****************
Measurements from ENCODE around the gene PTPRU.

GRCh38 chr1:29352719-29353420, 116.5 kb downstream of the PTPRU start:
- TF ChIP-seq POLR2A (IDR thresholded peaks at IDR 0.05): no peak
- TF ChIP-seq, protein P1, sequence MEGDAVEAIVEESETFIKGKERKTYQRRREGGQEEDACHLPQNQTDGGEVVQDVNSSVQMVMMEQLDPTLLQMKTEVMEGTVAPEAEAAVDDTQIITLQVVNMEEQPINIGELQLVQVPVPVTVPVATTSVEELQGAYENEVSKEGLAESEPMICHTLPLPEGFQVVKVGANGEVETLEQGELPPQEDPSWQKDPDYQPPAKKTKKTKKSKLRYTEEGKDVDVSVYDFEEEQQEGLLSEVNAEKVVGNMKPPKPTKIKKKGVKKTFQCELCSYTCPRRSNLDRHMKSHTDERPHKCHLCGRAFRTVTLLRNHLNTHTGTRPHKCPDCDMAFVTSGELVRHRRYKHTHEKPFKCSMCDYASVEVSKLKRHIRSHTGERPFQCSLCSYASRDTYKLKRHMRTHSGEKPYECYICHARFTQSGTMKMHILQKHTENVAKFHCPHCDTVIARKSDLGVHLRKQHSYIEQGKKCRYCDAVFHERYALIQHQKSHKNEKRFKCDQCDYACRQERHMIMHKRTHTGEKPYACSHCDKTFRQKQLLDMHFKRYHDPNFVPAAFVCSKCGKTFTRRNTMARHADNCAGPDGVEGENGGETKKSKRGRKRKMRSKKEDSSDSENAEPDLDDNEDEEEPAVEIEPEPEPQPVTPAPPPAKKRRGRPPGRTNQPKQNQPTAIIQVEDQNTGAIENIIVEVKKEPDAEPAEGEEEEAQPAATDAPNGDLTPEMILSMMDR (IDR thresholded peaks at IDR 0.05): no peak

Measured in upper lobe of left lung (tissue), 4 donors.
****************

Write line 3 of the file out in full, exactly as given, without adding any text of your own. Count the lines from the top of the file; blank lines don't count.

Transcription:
- TF ChIP-seq POLR2A (IDR thresholded peaks at IDR 0.05): no peak